Prenuptial Agreement Law and Legal Definition
What is a Prenuptial Agreement? A prenuptial agreement is a written contract created by two people planning to be married. The agreement typically lists all of the property each person owns, as well as their debts, and it specifies what each person's property rights will be after they tie the knot. Prenuptial agreements often specify how property will be divided -- and whether spousal support (alimony) will be paid -- in the event of a divorce.
Must a prenuptial agreement be in writing? Yes, A premarital agreement shall be in writing and signed by both parties. Such agreement shall be enforceable without consideration and shall become effective upon marriage.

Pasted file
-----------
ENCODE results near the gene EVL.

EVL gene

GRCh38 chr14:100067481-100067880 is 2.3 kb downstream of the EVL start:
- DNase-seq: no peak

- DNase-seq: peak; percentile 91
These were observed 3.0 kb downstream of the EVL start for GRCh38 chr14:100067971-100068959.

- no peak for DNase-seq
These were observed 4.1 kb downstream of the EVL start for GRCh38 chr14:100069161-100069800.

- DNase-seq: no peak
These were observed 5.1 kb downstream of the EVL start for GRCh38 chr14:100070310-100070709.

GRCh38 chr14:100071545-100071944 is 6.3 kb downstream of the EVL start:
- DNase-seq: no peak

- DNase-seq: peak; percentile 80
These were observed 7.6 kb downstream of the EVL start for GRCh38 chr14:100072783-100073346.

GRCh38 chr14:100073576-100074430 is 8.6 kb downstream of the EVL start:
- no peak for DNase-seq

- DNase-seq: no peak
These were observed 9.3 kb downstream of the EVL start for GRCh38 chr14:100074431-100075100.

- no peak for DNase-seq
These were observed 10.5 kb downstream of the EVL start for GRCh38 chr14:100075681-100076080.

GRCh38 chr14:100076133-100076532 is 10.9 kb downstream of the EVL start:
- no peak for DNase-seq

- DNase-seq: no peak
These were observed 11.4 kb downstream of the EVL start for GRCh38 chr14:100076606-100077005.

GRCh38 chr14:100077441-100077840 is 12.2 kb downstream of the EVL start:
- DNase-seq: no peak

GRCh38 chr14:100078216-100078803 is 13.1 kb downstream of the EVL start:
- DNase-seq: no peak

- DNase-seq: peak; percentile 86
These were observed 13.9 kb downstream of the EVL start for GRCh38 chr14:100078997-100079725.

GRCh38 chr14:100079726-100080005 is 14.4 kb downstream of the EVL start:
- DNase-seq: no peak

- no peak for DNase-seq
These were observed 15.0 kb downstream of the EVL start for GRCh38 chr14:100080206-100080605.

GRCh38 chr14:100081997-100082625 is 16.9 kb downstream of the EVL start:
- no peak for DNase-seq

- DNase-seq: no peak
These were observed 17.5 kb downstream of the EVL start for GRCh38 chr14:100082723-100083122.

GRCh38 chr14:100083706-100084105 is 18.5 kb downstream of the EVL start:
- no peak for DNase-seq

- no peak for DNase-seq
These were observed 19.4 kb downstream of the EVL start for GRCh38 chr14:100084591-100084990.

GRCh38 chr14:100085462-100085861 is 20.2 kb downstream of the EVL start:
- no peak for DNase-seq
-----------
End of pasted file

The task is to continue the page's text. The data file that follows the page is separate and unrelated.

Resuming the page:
May I amend the agreement after marriage? After marriage, a premarital agreement may be amended or revoked only by a written agreement signed by the parties. The amended agreement or the revocation is enforceable without consideration.
What are the advantages of having a premarital agreement? Advantages of prenuptial agreements for both parties are: (a) Avoiding Litigation Costs, (b) Protecting Family Assets, (c) Protecting Business Assets, (d) Protection Against Creditors, (e) Child Custody and Support Guidelines and (f) Predetermined Disposition of Property.